Acme Software Vets VOIP
Acme Packet, a startup founded in August of 2000, yesterday announced two products designed to help service providers offer interactive voice applications over an IP network.
The first product is the Acme Packet Session Router, a device that routes traffic at Layer 5, which is called the "session" layer of the OSI protocol stack. This device sits in the core of the network, e.g. in a telecom carrier's central office or large point of presence. Although it's located in the same network space as a Layer 3 core IP router, such as Cisco Systems Inc.'s (Nasdaq: CSCO) GSR or Juniper Networks Inc.'s (Nasdaq: JNPR) M40 or M160, it doesn’t replace those routers, according to Jim Hourihan, vice president of marketing and product management for Acme Packet.
"Layer 3 devices route based on destination reachability and which route has the shortest number of hops," says Hourihan, who used to work for Wellfleet, an IP routing company that was bought by Bay Networks, which was in turn bought by Nortel Networks Corp. (NYSE/Toronto: NT). "But if you’re routing something with high bandwidth requirements, that might not be the best path."
Instead, the IP core router and the Acme "session router" work in tandem to set up the best paths for interactive voice and video traffic. Core IP routers use protocols like Border Gateway Protocol-4 (BGP4) to establish connections along the shortest path, but the Layer 5 session switch uses protocols like the Session Initiation Protocol (SIP) to find the most cost-effective path or highest quality of service for the connection.
The company's second new product is the Acme Packet Media Manager, which sits at the edge of the network, performing security functions and policing bandwidth usage to comply with service-level agreements. Again, this product routes traffic at Layer 5 and doesn’t replace the function of a Layer 3 IP router. Hourihan says the product actually plugs into a router and augments its functionality.
So what sorts of applications might Acme's offerings be used for? Let’s say a service provider wants to offer voice-over-IP (VOIP) service to London. It might lease bandwidth from three different providers, and each provider likely charges its own rate. Acme's session-aware routing would enable the service provider to automatically choose the best route based on parameters like network cost, time of day, or network quality. This is something that Layer 3 IP routers or VOIP softswitches are unable to do.
"The real value of this product is its ability to choose which IP route to use, from which provider, at which time," says Tom Jenkins, vice president of consulting at TeleChoice Inc. "Core routers and softswitches can route and prioritize traffic, but not on a dynamic basis using multiple criteria. Routers in particular can’t do the voice-aware routing Acme Packet can do."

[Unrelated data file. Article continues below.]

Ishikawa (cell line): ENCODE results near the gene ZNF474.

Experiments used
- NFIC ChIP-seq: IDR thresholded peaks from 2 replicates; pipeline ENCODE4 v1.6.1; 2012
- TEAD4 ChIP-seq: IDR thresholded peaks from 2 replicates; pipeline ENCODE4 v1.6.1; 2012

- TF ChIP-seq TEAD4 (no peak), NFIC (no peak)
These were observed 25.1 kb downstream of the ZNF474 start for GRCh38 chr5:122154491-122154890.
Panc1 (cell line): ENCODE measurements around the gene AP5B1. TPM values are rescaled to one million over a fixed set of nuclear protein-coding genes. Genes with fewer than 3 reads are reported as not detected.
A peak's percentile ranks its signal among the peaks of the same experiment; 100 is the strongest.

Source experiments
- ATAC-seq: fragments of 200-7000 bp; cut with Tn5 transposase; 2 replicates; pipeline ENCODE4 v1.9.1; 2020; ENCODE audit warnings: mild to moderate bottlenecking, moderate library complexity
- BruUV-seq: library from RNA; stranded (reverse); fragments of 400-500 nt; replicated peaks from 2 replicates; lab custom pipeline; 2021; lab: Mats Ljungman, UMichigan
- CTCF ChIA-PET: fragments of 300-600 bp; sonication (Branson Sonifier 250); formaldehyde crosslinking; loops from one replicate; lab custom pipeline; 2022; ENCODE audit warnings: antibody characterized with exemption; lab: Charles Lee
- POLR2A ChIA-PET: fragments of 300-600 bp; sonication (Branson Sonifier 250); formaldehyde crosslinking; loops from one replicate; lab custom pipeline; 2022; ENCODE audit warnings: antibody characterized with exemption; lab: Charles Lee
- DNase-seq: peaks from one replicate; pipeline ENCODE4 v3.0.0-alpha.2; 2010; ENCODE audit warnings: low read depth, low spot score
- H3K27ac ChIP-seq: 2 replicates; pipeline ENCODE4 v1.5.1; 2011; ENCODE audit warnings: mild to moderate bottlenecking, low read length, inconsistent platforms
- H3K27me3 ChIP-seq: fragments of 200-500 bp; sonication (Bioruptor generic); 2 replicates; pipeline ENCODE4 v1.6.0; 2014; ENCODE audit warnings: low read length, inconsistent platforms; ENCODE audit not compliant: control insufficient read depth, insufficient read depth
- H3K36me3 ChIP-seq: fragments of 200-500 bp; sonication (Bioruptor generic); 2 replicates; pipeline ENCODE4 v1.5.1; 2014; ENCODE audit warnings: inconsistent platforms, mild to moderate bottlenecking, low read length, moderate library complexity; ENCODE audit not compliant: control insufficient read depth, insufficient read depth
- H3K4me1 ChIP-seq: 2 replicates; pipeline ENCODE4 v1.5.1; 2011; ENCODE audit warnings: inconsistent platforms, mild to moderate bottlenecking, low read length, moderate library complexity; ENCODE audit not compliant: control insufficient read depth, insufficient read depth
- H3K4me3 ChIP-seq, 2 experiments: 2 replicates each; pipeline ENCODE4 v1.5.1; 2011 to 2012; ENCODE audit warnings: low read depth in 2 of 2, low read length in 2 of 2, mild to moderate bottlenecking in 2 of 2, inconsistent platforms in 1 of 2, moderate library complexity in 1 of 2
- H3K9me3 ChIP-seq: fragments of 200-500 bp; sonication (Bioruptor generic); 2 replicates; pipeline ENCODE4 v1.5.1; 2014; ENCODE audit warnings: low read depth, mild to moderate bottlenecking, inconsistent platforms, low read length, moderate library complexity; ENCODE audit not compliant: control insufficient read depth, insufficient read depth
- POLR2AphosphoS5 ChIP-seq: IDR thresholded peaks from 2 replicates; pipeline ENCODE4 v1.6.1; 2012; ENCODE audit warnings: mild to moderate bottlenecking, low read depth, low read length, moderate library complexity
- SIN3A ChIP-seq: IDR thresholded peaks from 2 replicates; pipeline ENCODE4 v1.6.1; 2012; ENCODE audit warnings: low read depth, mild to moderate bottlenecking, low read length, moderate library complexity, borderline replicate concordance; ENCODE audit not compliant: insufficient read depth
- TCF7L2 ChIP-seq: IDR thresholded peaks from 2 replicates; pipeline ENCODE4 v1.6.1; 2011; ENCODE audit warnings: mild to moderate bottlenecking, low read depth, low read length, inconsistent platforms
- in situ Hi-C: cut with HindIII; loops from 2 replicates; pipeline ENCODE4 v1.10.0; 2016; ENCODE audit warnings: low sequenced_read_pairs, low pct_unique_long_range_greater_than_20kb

There are other applications for "session-aware routing" as well. For example, the company claims it can eliminate the need for Class 4 voice switches when connecting one VOIP network to another. Currently, even if two providers are both using the same voice gateway from Sonus Networks Inc. (Nasdaq: SONS), for example, there is no way to connect two VOIP networks without going over the PSTN network. This means traffic must go through a Class 4 switch and be converted to circuit traffic in order to travel to the next VOIP network, where another Class 4 switch is waiting to convert the traffic back into IP packets. Acme claims it can eliminate the inefficiencies of this Class 4 PSTN conversion.
But Telechoice's Jenkins says this scenario is highly unlikely. For one thing, the softswitches in both networks need to be from the same company for this to work. What’s more, both service providers must have the Acme product in their networks.
"This application requires several moons to be in alignment," he says. "You have to worry about what the partner is using, and I think it is less likely to be deployed immediately, because there are too many factors that must be in place."
So far, Acme has raised $16 million in two rounds of funding from three venture capital firms: Menlo Ventures, Canaan Partners, and Beach Head Capital. With only 40 people currently on staff, Hourihan says the $12.5 raised in October 2000 should take the company through the end of this year.
— Marguerite Reardon, Senior Editor, Light Reading